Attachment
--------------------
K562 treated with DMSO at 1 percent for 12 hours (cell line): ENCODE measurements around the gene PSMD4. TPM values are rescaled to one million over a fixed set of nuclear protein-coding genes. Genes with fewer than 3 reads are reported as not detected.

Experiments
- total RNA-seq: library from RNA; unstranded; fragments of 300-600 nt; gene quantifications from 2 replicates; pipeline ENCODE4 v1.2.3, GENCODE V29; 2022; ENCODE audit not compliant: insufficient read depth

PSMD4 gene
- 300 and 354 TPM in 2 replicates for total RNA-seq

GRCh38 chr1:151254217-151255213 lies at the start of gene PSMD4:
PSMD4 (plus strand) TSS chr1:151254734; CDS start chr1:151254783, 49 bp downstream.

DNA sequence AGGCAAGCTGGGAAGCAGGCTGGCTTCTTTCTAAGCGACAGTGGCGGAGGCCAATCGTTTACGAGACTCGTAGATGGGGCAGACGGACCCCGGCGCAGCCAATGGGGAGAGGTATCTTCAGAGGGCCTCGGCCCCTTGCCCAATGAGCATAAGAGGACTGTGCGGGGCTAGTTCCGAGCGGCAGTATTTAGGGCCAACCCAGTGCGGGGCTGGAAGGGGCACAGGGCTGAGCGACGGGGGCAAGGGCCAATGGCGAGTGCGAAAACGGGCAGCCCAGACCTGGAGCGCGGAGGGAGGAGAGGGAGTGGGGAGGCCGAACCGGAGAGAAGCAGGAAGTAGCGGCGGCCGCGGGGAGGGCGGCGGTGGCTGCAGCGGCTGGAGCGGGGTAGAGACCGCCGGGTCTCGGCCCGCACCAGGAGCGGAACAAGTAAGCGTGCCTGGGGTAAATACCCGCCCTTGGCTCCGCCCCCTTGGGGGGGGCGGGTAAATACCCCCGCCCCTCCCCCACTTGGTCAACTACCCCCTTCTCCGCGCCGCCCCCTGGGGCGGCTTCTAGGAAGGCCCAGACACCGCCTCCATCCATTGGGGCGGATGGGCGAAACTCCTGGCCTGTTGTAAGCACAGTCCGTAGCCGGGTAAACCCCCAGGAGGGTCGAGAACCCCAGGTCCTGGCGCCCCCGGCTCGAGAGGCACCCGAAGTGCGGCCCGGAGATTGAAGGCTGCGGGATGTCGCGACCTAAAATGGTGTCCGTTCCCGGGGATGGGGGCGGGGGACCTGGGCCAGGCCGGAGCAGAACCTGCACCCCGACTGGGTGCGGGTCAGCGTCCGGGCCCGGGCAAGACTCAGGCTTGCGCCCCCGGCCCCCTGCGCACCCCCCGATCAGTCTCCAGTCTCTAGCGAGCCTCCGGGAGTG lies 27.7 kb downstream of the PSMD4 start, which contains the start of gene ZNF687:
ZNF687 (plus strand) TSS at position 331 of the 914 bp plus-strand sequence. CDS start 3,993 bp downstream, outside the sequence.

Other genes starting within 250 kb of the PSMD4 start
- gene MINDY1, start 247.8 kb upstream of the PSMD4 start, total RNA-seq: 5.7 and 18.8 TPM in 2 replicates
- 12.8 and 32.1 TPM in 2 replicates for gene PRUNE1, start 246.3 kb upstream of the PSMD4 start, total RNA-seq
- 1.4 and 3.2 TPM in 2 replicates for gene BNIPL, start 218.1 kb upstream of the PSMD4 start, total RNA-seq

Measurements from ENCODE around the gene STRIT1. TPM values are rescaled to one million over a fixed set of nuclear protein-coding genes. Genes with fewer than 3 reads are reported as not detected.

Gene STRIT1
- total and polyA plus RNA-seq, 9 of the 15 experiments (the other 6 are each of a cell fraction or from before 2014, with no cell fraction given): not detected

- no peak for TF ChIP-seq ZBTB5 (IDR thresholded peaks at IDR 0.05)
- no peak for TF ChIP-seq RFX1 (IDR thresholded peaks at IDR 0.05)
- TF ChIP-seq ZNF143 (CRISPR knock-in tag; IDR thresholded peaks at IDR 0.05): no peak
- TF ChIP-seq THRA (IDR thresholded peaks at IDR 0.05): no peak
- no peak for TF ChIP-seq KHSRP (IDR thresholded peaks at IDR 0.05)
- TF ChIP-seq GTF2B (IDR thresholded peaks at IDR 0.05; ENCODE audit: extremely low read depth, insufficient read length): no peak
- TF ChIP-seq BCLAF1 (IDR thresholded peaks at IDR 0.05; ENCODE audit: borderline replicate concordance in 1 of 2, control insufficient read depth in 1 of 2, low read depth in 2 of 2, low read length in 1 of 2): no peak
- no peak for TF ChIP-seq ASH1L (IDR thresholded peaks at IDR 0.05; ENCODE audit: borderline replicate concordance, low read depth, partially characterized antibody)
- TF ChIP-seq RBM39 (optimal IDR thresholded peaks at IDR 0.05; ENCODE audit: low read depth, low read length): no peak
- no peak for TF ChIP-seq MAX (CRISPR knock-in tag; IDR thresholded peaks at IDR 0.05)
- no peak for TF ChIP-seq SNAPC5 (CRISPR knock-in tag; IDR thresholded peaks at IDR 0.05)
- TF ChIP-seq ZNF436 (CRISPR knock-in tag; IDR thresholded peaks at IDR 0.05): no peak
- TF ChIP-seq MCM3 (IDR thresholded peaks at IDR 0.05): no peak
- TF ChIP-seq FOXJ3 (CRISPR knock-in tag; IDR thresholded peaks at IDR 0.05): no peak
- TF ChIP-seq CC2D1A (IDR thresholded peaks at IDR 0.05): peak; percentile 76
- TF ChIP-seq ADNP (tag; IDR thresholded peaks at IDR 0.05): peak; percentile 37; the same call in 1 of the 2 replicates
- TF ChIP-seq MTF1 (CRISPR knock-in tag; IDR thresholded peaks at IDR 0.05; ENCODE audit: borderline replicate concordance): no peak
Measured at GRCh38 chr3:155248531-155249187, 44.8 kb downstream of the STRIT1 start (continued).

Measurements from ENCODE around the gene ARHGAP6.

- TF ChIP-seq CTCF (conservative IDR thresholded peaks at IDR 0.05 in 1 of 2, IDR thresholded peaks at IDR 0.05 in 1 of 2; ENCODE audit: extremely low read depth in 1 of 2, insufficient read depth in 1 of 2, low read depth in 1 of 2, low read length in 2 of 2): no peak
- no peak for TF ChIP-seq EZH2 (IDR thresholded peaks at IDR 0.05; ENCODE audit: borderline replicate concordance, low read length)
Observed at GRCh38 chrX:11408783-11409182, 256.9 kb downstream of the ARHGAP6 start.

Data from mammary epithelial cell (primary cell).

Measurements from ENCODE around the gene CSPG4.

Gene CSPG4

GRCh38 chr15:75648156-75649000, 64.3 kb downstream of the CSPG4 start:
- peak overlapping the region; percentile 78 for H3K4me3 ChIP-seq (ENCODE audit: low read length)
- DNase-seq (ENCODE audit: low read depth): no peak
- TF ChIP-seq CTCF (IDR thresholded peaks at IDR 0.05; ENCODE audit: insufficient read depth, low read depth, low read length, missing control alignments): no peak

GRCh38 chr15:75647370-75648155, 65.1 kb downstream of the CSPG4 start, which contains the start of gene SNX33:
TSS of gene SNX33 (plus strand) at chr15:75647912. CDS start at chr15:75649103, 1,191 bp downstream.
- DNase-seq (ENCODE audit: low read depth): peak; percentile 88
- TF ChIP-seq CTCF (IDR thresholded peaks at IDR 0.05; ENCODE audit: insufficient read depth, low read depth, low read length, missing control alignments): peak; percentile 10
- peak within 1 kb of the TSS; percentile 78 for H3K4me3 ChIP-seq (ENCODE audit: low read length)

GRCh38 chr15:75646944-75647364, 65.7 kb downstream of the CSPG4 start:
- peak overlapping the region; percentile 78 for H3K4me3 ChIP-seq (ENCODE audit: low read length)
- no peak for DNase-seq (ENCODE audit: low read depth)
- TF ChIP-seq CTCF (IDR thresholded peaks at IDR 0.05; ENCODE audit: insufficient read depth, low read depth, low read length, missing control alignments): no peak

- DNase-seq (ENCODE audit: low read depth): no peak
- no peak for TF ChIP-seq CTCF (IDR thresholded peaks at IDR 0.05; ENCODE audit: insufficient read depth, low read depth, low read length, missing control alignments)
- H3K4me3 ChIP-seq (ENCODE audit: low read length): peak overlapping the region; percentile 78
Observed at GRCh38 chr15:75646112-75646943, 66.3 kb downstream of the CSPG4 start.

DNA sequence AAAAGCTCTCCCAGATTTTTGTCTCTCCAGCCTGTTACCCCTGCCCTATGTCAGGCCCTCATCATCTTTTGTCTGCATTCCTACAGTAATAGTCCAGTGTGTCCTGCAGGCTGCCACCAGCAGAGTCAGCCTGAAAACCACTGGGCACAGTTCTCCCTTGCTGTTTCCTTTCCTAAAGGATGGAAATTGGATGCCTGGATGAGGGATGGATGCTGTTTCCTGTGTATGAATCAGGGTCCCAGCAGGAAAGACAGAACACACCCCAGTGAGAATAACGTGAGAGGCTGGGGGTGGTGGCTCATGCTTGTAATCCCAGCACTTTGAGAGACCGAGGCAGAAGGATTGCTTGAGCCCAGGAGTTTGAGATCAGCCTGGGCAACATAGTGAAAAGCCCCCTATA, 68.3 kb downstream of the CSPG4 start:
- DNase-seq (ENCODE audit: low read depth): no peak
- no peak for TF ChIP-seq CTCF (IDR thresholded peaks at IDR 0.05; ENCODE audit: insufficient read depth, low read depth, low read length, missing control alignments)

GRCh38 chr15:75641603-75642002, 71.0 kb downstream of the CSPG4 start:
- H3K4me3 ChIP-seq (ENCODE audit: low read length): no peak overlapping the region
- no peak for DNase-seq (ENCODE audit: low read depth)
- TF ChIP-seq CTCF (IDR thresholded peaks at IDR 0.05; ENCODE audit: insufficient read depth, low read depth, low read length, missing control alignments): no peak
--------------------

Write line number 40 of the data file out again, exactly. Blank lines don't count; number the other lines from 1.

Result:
Measurements from ENCODE around the gene CSPG4.